Thousands rally against Thai prime minister
BANGKOK, Feb 26 (Reuters) Buddhist monks and nuns of the ''Dharma Army'' led thousands of people at a demonstration against embattled Thai Prime Minister Thaksin Shinawatra today as opposition parties failed to agree to boycott a snap election.
''Give our country back,'' and ''Ethics first'', they chanted against Thaksin, a former tycoon accused of undermining the checks and balances of the constitution and tailoring policy to suit his family's business.
The atmosphere was good natured, at least in the early stages, despite worries the rally might turn violent after the campaign against Thaksin was joined a week ago by retired general Chamlong Srimuang, the man who brought him into politics.
The ascetic 70-year-old Chamlong, leader of a successful but bloody ''people's power'' revolt against a military-led government in 1992, began the rally with 3,000 members of his ''Dharma Army'' protesters clad in the dark blue shirts of farmers.
''Thaksin Out,'' said one placard as they walked barefoot for 3 km (2 miles) in 35 degree Celsius (95F) heat to the rally site in front of Bangkok's glittering Grand Palace.
''We don't want violence,'' Chamlong told Reuters Television.
''But if it happens, it will be caused by government officials and the government will lose.'' As the rally picked up pace, the opposition Democrat, Chart Thai and Mahachon parties failed to agree on the Democrats' call for a boycott of the snap election called on April 2.
They agreed only to call on Thaksin to sign a pact with them tomorrow to form a neutral body to recommend amendments to the constitution.
REFORM DEMAND ''The best solution for the current political crisis is to amend the constitution to pave the way for political reform,'' said Democrat leader Abhisit Vejjajiva. He did not say what the parties would do if Thaksin turned down the demand.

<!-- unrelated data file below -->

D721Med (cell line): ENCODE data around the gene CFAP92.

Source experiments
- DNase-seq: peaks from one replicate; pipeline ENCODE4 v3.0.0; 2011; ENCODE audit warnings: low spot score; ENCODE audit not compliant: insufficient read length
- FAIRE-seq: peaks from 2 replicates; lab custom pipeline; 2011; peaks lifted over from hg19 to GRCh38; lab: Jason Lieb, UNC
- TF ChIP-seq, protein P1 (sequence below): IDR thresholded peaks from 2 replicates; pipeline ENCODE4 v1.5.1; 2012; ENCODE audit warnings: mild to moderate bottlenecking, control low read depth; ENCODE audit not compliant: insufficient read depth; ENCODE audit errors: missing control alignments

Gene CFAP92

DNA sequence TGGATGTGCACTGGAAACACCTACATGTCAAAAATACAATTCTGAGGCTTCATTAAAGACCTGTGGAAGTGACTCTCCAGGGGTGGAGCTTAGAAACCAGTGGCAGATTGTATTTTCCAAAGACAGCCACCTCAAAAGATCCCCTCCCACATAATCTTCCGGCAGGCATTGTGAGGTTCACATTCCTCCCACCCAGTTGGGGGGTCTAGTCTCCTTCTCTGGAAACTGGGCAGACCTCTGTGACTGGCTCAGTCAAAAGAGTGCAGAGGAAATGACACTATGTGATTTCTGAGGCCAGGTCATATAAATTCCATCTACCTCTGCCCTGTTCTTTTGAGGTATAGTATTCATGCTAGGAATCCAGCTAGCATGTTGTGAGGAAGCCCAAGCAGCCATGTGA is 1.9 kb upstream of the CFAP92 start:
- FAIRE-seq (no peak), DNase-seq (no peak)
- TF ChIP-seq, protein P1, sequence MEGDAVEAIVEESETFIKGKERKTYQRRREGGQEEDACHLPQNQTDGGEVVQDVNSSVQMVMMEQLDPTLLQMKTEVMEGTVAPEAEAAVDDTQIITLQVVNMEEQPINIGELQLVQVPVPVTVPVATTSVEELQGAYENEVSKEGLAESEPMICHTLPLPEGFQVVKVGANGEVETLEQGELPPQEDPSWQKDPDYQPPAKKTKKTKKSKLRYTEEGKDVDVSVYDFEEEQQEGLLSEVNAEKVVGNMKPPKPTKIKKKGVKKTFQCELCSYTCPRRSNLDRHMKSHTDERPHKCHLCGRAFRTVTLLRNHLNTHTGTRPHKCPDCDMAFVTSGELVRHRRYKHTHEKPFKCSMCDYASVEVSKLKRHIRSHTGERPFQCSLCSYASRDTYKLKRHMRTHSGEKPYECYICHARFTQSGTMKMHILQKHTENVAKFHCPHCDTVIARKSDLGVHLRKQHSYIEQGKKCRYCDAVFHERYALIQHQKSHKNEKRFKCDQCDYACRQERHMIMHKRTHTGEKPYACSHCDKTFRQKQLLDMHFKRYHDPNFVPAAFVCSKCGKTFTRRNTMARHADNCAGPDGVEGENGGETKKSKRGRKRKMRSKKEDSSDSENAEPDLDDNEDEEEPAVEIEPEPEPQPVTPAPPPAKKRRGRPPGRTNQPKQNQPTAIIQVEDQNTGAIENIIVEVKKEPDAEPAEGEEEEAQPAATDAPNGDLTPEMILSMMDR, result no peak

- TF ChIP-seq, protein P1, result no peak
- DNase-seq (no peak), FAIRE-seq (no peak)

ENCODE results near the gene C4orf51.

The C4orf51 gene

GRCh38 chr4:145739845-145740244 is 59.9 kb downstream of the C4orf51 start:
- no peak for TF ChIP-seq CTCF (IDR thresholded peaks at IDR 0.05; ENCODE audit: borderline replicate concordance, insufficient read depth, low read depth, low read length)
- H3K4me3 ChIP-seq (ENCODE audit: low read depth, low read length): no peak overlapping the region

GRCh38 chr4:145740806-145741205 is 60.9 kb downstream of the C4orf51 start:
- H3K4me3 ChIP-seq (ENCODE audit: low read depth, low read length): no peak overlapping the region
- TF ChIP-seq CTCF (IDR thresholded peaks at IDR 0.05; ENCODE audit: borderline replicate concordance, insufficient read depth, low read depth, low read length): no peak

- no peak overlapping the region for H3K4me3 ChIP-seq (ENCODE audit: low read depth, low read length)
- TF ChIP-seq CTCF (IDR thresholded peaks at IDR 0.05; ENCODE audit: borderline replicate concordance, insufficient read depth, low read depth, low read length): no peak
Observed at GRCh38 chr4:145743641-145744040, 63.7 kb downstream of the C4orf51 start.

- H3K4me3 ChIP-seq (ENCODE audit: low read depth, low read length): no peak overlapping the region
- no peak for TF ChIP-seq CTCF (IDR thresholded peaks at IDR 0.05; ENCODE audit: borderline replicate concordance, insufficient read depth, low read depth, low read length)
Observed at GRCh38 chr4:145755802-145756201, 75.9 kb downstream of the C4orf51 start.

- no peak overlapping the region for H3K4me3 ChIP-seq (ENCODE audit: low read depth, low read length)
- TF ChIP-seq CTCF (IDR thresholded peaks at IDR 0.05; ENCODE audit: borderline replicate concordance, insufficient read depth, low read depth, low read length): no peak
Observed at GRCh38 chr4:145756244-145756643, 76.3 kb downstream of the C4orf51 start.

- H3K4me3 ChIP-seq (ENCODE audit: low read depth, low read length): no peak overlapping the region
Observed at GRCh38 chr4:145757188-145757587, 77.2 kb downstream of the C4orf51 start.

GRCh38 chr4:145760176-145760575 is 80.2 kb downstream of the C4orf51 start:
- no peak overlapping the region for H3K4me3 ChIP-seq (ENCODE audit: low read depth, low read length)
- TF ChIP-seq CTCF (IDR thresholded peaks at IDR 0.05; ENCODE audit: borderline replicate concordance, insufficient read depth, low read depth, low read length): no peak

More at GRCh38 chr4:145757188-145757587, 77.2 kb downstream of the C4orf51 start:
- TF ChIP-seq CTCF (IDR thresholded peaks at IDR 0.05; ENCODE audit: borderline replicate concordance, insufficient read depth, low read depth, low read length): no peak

The three opposition parties agreed yesterday to work together against Thaksin, who called the April 2 election a year after winning a second landslide victory and expects to ride rural support back into power.
A boycott would reinforce the campaign against Thaksin and risk spilling political turmoil into the streets of a country with a long history of coups and still relatively new to democracy.
The organisers of the rally, a coalition of groups outside parliament, had hoped to draw 100,000 people to today's rally.
But Friday's announcement of a snap election would probably mean only about 50,000 protesters -- which would still be the biggest anti-government demonstration in 14 years -- would turn out, national police spokesman Ajiravid Subarnbhesaj said.
The campaign run by the People's Alliance for Democracy (PAD) has caught fire since Thaksin's relatives sold Shin Corp, the telecommunications empire he founded, to a Singapore state firm for a tax-free $1.9 billion last month.
The PAD has taken up Chamlong's call for today to be the start of a mass demonstration which should continue until Thaksin quits.
''Trust me, this is the right way,'' Chamlong said. ''The important thing is people need to come to the rally. The greater the number of people either on Feb. 26, 27 or 28, the higher chance we have of winning.'' Thaksin's Thai Rak Thai (Thais Love Thais) said the opposition would betray democracy if it boycotted the election, which Thaksin is expected to win, albeit with fewer than the 377 of the 500 lower house seats he won a year ago.
''This means the opposition doesn't believe in democracy, in the existing rules of the constitution, drafted by the people,'' said party spokesman Suranand Vejjajiva. ''The opposition is tearing up the People's Constitution.'' REUTERS OM PC1721